Episode 5 of Amazon’s new series, “The Lord of the Rings: The Rings of Power,” opens with a haunting melody composed for the show. “This Wandering Day,” sung by Poppy Proudfellow (a Harfoot hobbit), and concludes with a famous line from another well-loved J.R.R. Tolkien song: “Not all who wander are lost.”
I’ve seen this phrase on camp mugs, water bottle stickers, and even a spare tire cover on a Jeep Wrangler. It’s been widely adopted as something of a motto for all those who love taking to trails. Emblazoned on woodcuts, watercolors, and leather stamps, Etsy artists have given the phrase every imaginable home.
But why? It’s delightfully improbable when you think of it. An Oxford don — who was a daily communicant — specializing in philology has penned something of an anthem for today’s would-be bohemian itinerants. The line, which was taken from the poem “The Riddle of Strider” in the fantasy epic “The Lord of the Rings,” is now a ubiquitous slogan for seekers of all sorts.
And that’s the rub. The phrase doesn’t mean what many people think it means. Those who adopt the motto probably think that the line harkens to mountain climbing, backpacking, and similar impulses to cast off the predictability and responsibility of life. Wanderers, in this romantic view, seek spontaneity and abandon.
So was Tolkien a wanderer? Like his friend C.S. Lewis, he was known for loving long walks. However, Lewis once described Tolkien saying: “He’s a great man, but not our sort of walker. He doesn’t seem able to talk and walk at the same time. He dawdles and then stops completely when he has something interesting to say.” By the recollection of his friends and his own penchant for a slow pace, Tolkien seems to be more like his beloved Ent, Treebeard, than any of his other characters.
Walking features prominently in the Catholic tradition. St. Dominic de Guzman, founder of the Order of Preachers (the Dominicans), walked from town to town on his preaching mission. From 1218-19 alone, he walked more than 3,380 miles! Today, thousands of pilgrims walk the great Spanish pilgrimage to Santiago de Compostela, popularly called the Camino.
But every pilgrimage has a destination. And even Tolkien’s longest leisurely strolls led him back home. The full final verses of the poem from which the famous wandering line has been extracted reveal this. The poem concludes thus: “All that is gold does not glitter; / Not all who wander are lost. / The old that is strong does not wither. / Deep roots are not reached by the frost.” Rather than being an anthem to aimless wandering, the poem concludes by praising roots — that is, the foundation, the beginning.
What’s more, for Christians, every journey is overseen by God and His Divine Providence. Nothing in life is beyond His marvelous order. Philosopher Peter Kreeft writes of Tolkien’s work, “The Lord of the Rings is chock-full of divine providences.” “In fact,” he continues, “if there is any one particular religious doctrine that is as large as a continent in ‘The Lord of the Rings,’ this is it.” The hundreds of uncontrived, natural, convincing providential events of the novel reveal one of Tolkien’s main philosophical commitments: divine providence orders all things for the good.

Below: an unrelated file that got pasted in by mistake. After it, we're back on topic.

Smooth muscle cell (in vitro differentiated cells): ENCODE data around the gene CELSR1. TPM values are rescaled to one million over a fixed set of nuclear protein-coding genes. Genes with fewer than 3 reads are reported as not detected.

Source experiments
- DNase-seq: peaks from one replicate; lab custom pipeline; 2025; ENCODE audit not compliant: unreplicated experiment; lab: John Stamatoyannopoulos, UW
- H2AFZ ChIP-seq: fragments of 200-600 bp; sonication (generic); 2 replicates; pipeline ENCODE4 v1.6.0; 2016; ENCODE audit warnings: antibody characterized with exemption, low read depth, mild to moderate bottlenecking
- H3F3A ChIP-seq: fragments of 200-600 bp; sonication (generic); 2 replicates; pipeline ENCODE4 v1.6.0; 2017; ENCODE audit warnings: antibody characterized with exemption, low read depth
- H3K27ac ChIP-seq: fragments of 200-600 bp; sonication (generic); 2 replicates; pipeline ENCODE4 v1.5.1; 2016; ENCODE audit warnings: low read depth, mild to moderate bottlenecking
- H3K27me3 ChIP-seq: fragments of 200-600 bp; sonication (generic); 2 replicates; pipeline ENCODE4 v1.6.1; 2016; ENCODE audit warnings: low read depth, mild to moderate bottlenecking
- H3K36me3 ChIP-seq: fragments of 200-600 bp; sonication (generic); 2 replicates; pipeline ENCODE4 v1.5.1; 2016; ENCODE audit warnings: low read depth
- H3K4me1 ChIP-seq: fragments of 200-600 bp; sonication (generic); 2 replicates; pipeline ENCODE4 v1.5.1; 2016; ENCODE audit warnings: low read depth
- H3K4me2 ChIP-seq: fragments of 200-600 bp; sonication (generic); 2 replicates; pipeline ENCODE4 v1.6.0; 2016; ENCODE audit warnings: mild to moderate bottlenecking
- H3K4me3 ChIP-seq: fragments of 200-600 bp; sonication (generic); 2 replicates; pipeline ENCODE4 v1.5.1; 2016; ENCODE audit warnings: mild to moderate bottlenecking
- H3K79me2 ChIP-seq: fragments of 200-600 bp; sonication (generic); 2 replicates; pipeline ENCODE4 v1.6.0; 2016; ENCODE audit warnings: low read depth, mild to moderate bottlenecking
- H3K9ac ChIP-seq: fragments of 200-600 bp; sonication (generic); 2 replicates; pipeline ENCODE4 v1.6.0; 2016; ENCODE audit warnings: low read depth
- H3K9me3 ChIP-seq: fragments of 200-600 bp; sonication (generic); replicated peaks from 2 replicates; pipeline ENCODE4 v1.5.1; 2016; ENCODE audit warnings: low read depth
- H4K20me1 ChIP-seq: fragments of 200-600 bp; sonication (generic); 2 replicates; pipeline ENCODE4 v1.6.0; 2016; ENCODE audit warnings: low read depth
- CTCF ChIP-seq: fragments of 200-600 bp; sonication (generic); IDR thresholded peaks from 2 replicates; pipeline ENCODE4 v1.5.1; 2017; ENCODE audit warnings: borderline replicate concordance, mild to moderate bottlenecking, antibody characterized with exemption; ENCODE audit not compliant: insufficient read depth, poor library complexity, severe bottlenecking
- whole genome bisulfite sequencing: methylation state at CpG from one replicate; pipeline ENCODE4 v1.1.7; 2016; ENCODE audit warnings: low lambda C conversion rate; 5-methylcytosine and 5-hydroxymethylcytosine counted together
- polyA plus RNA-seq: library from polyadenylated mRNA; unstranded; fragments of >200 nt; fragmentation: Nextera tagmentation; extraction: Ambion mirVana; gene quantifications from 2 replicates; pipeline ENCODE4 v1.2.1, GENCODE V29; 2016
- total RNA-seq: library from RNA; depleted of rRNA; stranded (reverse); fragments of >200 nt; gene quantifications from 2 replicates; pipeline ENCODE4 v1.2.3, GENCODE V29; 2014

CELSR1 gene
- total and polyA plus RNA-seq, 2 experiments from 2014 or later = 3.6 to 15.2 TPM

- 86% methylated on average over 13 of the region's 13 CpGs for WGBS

For Tolkien, there is no destiny or fate, only providence. And providence can’t be escaped, avoided, or thwarted. His greatest heroes are heroes precisely because they turn their hearts and lives in service to this greater journey, revealing something deeper, something greater at work.
The subject of the poem as it is originally included in “The Fellowship of the Ring” is the ranger Strider. He is later revealed to be Aragorn, the true king of Gondor. For Tolkien, Strider is “gold” but “does not glitter.” Tolkien reverses the proverb “All that glitters is not gold” to emphasize the often-hidden work of providence. When he accepts the mantle of his calling, Strider becomes seen for what he truly is. His once-frosty rejection of his roots melts, not having destroyed them.
Precisely because of his calling, Strider can be changed. And here is the last and most essential distinction for Tolkien: that of an adventure versus a quest. Adventures, says Gandalf to Frodo, are “there-and-back-again” affairs. “An escapist culture lives for adventures,” writes Ralph Wood. The problem is that protagonists aren’t changed by adventures. They return home the same, having simply passed time in another place. A quest, on the other hand, because it is a calling, molds the heart and transforms those who submit to its mission and purpose.
Reject adventures, then, in place of quests. Prefer providence to purposelessness. Be wanderers, but not lost.
Father Patrick Briscoe, OP, is Editor of Our Sunday Visitor.
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